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The pros and cons of ‘standard’ in compliance

Russell Hutchinson asks what standard of advice do you want to offer your clients.

Wednesday, September 16th 2020, 10:53AM

Standards are great. Minimum standards especially.

Take power sockets. It is easy to see how power sockets have made life easier and safer for consumers and manufacturers of equipment. With DC powered devices the multitude of different cable and power standards creates problems.

Gradually USB-C appears to be winning out as a standard. I look forward to the day I could confidently leave AC power adapters at home and rely on a new standard.

We could easily write similar examples from the value of standard currency (at least across regions) and standards in, for example, aircraft safety – which is dramatically better than road safety, where the single most variable condition (how people drive) leaves a lot to be desired in standardisation.

But standards are really boring. Standard means not different. Yet consumers like quite a lot of difference in lots of areas: fashion, careers, home decoration, even education offers a bewildering array of choices.

Standards often underpin areas where there is a lot of mass customisation – although there are a handful of smart-phone operating systems only two are large, and one has a majority share globally. But within those sets of standards there are, again, many different phones, and so many different apps, skins, cases, accessories, plans, and other choices to be made that I doubt any two smartphones on the planet are alike.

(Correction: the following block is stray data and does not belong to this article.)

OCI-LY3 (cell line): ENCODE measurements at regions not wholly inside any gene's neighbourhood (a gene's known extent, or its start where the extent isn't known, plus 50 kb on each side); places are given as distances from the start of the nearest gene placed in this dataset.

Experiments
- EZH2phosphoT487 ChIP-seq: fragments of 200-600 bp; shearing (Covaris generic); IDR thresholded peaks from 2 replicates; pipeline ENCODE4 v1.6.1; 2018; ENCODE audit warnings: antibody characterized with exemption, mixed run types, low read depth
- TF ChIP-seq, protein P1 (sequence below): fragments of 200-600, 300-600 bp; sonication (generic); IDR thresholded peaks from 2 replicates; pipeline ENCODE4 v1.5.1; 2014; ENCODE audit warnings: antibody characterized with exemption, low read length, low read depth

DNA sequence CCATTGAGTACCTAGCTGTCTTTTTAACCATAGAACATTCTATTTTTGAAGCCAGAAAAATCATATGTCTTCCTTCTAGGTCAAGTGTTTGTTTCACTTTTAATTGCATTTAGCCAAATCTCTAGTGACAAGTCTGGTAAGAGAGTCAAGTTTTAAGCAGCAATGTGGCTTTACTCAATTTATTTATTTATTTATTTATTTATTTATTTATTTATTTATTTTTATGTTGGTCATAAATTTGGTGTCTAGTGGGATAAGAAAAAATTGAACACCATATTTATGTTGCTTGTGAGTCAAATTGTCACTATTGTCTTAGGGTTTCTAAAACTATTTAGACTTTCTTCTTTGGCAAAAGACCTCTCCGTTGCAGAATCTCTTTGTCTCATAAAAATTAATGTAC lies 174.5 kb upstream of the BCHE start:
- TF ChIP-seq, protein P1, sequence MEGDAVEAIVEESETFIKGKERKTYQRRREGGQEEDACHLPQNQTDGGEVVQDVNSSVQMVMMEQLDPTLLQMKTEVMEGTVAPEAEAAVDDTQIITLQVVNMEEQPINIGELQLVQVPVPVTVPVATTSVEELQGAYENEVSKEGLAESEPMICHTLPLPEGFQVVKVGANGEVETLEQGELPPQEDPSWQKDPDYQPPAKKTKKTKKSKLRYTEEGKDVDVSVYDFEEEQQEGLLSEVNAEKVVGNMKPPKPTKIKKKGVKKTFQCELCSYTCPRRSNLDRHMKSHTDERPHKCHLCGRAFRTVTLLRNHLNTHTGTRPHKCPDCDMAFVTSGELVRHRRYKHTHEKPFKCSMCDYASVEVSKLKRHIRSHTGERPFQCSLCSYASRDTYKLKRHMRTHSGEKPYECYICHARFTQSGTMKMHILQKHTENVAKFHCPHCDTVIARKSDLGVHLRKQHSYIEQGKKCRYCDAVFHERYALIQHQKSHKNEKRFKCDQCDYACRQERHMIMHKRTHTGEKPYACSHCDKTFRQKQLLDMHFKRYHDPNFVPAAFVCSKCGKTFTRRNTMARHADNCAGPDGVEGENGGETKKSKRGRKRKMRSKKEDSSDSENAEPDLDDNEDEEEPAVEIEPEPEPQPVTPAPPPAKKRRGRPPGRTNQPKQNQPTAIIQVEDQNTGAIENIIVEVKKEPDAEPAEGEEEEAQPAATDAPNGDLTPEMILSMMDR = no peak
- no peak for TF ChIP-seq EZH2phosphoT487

Standards and design flair can co-exist nicely. Architects and engineers working together can create amazing homes. What is the right mix?

Usually standard is cheap, and personalised is expensive. That reflects the effort required. There are lots of good, cheap, standard tech solutions, for example. There are some that are expensive, and somewhat customised.

The problem, much like when the FMA gets grumpy about index managers charging high fees like an active manager, is when you get charged a super-premium price for something absolutely standard.

Good financial advisers can create financial outcomes for their clients – how much will be standard very much depends on what you want to achieve with your business. I know that the extremes can already be crossed off the list. If you don’t want to do any customisation – you opt for 100% standard – then you look like the first business ready to be replaced by a robot. If you opt to do everything yourself and use no standard components you will run a fabulously expensive artisan-style business.

The middle way broad and roomy: you choose to curate a mixture of standard systems and your own unique approach to create processes and plans that work for your clients while preserving your own identity.

Tags: Opinion

« How to write about moneyWhat the heck is a consumer data right? »

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